"This video is playing on YouTube around the world. And it's not the most flattering picture of the Rochester Police Department. And that concerns me," said Rochester City Councilmember Carolee Conklin.
Rochester City Council took the rare step of throwing the agenda out. The unscripted meeting started with a viewing of the six minute video that has started a far-reaching debate. Once up to speed, the council asked questions of the police department, with some of the bruised protesters on hand to watch.
"Will you look at it though, in general, in terms of the way the whole incident happened, and the way the incident was handled?" asked Carla Palumbo, a Rochester City Councilmember. Deputy Chief George Markert said they would, in congressional-hearing-like testimony. "There were opportunities missed on the part of both parties, and 20/20 hindsight, would I have loved to say, OK, hold on folks, where are you going, and let me facilitate you getting there in a safe manner, that's me the next day. I don't know that didn't happen," said Markert.
The hour-long back and forth didn't satisfy protesters, because they weren't included. "If this was a conversation, and everyone there was calling it a conversation, we felt we had a right to participate in that conversation, and we did not, we were denied that right," said Tim Adams, a member of Students for a Democratic Society.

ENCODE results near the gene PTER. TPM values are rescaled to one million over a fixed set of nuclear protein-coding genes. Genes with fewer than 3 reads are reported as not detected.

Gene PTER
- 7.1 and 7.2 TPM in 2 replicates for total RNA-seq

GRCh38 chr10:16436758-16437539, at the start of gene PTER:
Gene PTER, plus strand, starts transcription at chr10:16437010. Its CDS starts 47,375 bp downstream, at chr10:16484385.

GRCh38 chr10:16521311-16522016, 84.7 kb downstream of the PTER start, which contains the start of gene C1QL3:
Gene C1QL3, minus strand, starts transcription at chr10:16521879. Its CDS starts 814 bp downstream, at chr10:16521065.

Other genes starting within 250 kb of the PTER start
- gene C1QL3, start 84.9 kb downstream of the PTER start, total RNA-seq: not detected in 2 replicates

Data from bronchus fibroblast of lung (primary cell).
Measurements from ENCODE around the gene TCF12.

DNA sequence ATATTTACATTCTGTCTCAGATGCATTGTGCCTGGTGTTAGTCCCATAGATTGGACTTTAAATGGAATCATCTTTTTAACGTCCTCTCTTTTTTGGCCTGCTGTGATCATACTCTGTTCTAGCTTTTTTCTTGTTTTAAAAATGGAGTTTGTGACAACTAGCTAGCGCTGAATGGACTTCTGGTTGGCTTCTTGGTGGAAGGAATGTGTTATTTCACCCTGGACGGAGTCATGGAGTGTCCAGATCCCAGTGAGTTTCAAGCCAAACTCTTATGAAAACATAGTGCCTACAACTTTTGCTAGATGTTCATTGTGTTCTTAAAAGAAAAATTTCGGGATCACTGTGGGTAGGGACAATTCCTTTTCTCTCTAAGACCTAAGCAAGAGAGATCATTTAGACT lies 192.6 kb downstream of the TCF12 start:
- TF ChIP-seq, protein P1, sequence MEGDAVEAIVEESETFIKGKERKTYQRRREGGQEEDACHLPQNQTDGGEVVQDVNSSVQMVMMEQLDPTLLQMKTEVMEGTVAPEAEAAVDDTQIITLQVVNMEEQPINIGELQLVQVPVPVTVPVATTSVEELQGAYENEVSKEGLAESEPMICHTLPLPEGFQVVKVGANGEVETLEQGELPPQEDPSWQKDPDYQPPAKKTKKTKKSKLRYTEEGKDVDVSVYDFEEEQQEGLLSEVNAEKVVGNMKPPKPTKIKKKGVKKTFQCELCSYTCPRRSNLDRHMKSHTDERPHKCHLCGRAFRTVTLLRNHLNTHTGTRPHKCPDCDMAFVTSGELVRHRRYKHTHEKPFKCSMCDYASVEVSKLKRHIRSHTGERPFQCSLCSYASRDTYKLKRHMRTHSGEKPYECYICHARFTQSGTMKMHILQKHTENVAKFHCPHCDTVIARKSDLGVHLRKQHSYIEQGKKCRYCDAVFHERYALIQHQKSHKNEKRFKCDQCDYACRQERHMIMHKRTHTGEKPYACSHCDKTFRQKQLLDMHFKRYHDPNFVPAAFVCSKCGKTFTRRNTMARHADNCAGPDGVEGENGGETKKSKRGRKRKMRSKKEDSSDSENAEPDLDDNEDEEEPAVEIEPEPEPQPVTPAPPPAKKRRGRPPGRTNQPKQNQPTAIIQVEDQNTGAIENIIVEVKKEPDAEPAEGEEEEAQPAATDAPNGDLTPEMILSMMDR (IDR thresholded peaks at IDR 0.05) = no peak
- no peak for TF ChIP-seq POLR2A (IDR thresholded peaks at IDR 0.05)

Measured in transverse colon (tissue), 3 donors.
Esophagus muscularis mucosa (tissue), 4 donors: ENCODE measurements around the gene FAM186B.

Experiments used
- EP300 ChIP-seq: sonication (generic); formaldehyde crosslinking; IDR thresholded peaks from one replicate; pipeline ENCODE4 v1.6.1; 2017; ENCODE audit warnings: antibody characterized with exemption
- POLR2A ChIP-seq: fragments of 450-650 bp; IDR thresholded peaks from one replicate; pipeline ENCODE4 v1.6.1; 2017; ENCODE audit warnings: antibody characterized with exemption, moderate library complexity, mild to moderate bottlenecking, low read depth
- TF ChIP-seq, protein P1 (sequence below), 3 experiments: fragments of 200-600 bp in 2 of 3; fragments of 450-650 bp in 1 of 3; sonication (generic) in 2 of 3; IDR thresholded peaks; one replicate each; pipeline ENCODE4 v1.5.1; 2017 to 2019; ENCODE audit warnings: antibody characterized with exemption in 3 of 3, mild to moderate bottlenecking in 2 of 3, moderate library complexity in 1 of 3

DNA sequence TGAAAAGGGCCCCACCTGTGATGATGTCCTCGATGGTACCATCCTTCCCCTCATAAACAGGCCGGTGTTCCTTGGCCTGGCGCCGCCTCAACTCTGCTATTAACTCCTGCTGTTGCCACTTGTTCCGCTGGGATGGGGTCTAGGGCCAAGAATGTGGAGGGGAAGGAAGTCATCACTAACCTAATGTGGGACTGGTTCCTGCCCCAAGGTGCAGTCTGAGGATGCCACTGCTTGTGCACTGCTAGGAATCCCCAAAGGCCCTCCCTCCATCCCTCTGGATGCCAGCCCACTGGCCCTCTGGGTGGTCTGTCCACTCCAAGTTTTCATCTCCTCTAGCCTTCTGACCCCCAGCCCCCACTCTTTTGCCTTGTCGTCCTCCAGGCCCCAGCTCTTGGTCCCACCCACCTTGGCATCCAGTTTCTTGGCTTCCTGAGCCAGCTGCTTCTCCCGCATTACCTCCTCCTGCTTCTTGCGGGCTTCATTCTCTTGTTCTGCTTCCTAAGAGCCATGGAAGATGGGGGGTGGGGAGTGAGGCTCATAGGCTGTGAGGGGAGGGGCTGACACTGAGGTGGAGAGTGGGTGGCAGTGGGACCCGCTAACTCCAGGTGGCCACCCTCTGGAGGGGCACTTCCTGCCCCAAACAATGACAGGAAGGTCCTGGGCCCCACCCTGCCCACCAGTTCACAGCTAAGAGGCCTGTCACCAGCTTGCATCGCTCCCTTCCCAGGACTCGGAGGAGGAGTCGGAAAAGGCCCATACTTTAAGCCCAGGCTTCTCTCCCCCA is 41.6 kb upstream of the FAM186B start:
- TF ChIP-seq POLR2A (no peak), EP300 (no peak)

However, Councilman Adam McFadden says today's talk was meant to start the discussion, not finish it. "The intent was to get this in here quickly, and try to respond to it quickly before it divided the community, and if you just read the blogs on it, the community is becoming divided, and I don't think we need to," McFadden. Indeed, the city council says they will be holding a meeting so that the protesters will have a chance to speak their minds.
Protesters will be holding a press conference in front of the public safety building Friday. The protesters told us that they didn't apply for a permit because it was too expensive. However the city told us that permits for first amendment marches are free, that they're not even allowed to charge for them.